The clause raises the whole question of the obligations on the National Grid, with regard to its connection of renewable energy sources. The problem at the moment is that it has to connect elements in the order in which applications are made. That causes significant problems. Some onshore wind farms already have planning approval but will not get a National Grid connection for some years. Equally, some onshore wind farms have been given their National Grid connection, although they will be stuck in planning for some years.
There seems to be general agreement that the way in which the National Grid operates should be changed, and it should be able to give priority access to renewables, both offshore and onshore. That has been covered in some of the representations that have been made to us. Scottish and Southern Energy said:
“In addition, the current regime for access to and charging for the GB transmission system is undermining Government policy by sending a signal not to invest in new generation in those areas with an abundance of natural renewable resource. Renewable generators with consent are being held off the grid due to the access regime. Transmission charges are extreme, volatile and unpredictable; hence potential investors cannot gain sufficient confidence to commit to substantial new generation capacity. The Energy Bill is an opportunity for the Government to align the regime for access to and charging for the GB transmission system with its wider energy policy objectives, and particularly it is an opportunity for the Government to address the access and charging issues for the UK transmission system that currently block renewable energy.”
Similarly, Royal Society for the Protection of Birds said that it wanted to give sustainable electricity priority access to the national grid. The British Wind Energy Association said:
“In particular Ofgem’s interpretation of its rules mean National Grid cannot invest in upgrading connection and cabling for new wind farms until developers are able to underwrite their costs. Companies are unable to do this until their schemes are approved and they have secured finance, which can take several years: under current arrangements they would then have to wait further for grid upgrades before they can generate. Ofgem fears that early investment in system reinforcement would result in stranded assets being built. BWEA believes that Ofgem must relax its rules regarding National Grid’s investments, allowing it to adopt a “predict and provide” policy towards connection and grid access issues.”
Finally, the WWF said in its submission that it would like the Bill to give renewable electricity generators priority access to feed their power into the national grid. Will the Minister tell us how far the clause goes in assisting the giving of priority access to the grid for renewable sources, particular those that are offshore?
Dr. Brian Iddon (Bolton, South-East) (Lab): I did not hear the hon. Gentleman clarify the Conservatives’ policy on onshore wind, but I note that their quality of life report said:
“Onshore wind is now at market competitiveness with internal rates of return (IRR) hitting 25 per cent., and so should receive no further support through the proposed banded competitive feed-in tariffs.”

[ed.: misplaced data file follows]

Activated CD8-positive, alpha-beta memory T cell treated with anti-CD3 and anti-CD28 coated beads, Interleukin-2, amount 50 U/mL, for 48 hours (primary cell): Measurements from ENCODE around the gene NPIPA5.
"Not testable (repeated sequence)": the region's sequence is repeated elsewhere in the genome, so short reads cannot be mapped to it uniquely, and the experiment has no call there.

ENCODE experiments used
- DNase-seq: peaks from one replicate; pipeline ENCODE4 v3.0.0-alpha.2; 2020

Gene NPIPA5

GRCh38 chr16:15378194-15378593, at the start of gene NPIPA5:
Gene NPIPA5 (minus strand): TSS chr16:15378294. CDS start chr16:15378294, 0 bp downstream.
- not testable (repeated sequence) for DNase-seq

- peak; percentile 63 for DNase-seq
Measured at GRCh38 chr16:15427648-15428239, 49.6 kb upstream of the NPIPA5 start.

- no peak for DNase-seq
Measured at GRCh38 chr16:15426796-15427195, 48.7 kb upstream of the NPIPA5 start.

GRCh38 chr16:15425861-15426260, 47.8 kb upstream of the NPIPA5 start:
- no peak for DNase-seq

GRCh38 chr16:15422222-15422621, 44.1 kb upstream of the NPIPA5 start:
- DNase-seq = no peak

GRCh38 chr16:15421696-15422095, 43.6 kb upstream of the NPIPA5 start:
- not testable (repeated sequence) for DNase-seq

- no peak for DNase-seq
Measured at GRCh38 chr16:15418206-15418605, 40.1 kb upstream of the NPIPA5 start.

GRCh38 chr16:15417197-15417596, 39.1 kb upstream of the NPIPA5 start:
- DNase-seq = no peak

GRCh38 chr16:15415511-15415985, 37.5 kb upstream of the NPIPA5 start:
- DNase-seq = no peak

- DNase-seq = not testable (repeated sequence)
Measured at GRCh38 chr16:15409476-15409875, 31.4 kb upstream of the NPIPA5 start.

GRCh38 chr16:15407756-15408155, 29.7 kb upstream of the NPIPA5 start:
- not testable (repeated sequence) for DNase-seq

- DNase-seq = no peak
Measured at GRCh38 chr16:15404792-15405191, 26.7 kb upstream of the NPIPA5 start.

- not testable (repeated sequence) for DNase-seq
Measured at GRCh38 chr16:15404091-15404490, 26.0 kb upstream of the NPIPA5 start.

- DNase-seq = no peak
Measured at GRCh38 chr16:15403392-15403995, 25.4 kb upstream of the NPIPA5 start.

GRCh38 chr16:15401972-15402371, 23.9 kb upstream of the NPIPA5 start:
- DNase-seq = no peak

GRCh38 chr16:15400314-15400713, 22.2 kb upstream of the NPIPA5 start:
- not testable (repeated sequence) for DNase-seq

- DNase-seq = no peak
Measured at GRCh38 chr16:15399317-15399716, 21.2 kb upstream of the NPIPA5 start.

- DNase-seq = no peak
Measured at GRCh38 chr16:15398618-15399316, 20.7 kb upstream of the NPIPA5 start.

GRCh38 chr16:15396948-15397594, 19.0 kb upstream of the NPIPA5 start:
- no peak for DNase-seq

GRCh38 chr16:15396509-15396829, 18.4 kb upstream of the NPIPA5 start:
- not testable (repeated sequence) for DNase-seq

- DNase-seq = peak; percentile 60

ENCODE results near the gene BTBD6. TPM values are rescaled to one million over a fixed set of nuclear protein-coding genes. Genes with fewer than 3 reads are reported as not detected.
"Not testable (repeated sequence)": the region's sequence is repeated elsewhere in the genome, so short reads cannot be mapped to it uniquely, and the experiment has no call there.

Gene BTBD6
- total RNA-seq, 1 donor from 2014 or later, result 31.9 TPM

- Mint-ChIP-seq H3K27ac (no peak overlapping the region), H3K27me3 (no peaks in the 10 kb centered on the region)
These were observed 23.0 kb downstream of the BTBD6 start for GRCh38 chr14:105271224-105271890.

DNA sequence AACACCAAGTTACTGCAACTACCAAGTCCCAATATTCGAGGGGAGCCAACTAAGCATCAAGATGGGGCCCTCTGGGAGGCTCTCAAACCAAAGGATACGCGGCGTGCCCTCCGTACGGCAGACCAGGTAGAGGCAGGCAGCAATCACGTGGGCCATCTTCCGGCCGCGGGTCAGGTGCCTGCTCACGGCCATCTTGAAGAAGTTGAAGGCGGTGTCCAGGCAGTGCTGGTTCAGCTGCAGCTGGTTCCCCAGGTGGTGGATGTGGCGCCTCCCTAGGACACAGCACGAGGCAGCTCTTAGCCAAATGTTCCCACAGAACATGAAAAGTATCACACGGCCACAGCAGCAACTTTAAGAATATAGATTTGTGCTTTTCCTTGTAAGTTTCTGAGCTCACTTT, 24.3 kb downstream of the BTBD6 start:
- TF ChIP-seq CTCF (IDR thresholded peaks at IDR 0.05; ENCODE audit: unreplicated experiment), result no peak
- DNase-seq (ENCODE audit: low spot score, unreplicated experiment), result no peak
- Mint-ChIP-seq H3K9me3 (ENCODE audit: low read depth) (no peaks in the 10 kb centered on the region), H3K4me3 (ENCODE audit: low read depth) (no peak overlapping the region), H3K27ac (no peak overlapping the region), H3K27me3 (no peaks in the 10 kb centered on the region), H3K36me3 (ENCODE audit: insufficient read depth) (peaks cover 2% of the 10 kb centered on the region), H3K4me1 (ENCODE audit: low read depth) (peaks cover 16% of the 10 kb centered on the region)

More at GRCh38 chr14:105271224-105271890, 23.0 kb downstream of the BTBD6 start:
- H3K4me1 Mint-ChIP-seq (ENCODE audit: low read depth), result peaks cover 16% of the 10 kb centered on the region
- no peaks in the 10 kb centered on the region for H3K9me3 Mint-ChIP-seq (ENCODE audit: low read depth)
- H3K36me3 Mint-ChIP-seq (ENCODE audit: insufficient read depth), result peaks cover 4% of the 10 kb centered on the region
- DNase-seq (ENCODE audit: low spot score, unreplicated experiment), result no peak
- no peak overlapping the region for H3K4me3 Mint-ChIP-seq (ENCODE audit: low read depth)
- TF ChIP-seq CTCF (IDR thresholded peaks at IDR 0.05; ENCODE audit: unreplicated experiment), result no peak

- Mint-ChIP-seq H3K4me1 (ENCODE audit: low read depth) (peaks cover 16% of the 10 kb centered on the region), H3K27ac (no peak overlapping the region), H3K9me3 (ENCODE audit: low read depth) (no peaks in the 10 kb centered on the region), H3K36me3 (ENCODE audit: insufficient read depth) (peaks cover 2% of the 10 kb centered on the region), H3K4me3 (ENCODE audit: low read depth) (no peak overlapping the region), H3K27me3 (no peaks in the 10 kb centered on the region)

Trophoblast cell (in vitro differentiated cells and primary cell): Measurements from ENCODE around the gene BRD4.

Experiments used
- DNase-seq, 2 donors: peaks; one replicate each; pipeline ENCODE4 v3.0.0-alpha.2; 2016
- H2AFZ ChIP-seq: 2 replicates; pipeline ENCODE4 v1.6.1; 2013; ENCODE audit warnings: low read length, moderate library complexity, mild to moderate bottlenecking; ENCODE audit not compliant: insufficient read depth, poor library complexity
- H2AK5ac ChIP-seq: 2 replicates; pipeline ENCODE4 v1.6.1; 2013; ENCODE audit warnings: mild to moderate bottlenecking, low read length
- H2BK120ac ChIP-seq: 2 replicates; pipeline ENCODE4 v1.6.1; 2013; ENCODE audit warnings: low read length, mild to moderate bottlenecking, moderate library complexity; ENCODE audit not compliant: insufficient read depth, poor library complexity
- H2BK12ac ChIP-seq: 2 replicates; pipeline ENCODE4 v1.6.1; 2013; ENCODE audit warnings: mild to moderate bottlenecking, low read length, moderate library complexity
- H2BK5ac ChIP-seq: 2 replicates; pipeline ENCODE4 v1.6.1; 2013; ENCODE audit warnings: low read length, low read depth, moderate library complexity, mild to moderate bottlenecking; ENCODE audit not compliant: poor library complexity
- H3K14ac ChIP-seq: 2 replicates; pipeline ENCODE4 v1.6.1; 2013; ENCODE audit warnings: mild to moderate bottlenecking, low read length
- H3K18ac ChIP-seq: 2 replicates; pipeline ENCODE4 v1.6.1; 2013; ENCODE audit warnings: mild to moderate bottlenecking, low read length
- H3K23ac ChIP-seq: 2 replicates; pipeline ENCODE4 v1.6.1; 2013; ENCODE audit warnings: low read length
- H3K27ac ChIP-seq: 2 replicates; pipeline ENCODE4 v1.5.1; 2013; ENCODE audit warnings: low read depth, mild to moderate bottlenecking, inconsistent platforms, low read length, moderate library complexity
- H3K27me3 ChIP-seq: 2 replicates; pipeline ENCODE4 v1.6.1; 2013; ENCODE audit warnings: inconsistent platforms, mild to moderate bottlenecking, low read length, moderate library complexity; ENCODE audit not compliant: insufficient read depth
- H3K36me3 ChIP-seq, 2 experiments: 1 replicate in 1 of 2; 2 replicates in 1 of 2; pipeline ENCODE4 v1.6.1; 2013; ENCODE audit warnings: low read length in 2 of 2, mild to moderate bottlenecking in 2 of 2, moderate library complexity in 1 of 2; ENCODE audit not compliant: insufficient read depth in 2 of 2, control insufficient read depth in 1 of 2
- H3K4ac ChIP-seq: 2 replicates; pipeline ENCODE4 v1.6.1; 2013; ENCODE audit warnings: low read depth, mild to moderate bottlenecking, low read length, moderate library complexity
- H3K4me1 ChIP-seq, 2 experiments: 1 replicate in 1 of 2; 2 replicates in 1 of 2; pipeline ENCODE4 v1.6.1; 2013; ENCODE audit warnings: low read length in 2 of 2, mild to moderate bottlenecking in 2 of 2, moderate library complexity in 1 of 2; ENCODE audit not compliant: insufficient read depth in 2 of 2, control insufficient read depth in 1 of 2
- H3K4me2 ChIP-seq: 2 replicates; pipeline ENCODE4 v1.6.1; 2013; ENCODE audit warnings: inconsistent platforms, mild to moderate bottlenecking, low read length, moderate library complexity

I agree that the clause is about offshore transmission, but the hon. Gentleman has referred to onshore transmission and has indicated that there are some difficulties with onshore wind connection to the grid. Is that still a definitive statement of Conservative party policy regarding onshore wind?
Charles Hendry: I am very grateful for the opportunity to clarify this matter. The quality of life report was a submission written to the party board. It was never party policy. We asked various people with a great deal of expertise in those areas to make recommendations on what we should include. That recommendation has not been taken forward—others have, but the more we looked into that one, the more we recognised that the costs of onshore wind have gone up. We believe that the Government are right in continuing the ROC system with a single ROC for onshore wind. I hope that I have clarified where we stand on the matter.
The Minister will know that we have tabled a new clause in relation to Ofgem’s remit that could enable the issue to be addressed in terms of priority access. Some have suggested that a document—MOD 148—will provide the answers to that, but it would be helpful to have the Minister’s assessment for how the national grid should operate in those circumstances. It is clearly in no one’s interest to have people investing in renewable energy sources if they cannot connect them to the national grid.
Martin Horwood: I am grateful to the Minister for his opening remarks and, indeed, to the hon. Member for Wealden for his comments. I agree with much of what he said about the importance of priority access, and I thank him for his useful clarification that the well-regarded quality of life report is not actually Conservative party policy. We had suspected as much.
In some of his remarks, the hon. Gentleman strays off the subject of transmission, which is the subject of the clause. In Gloucestershire, we now very clearly understand the difference between generation transmission and distribution. Generation is where the electricity comes from; transmission is how it gets into the county; and distribution is what stops when the substation is flooded—that raises the general issue of critical infrastructure that I will return to.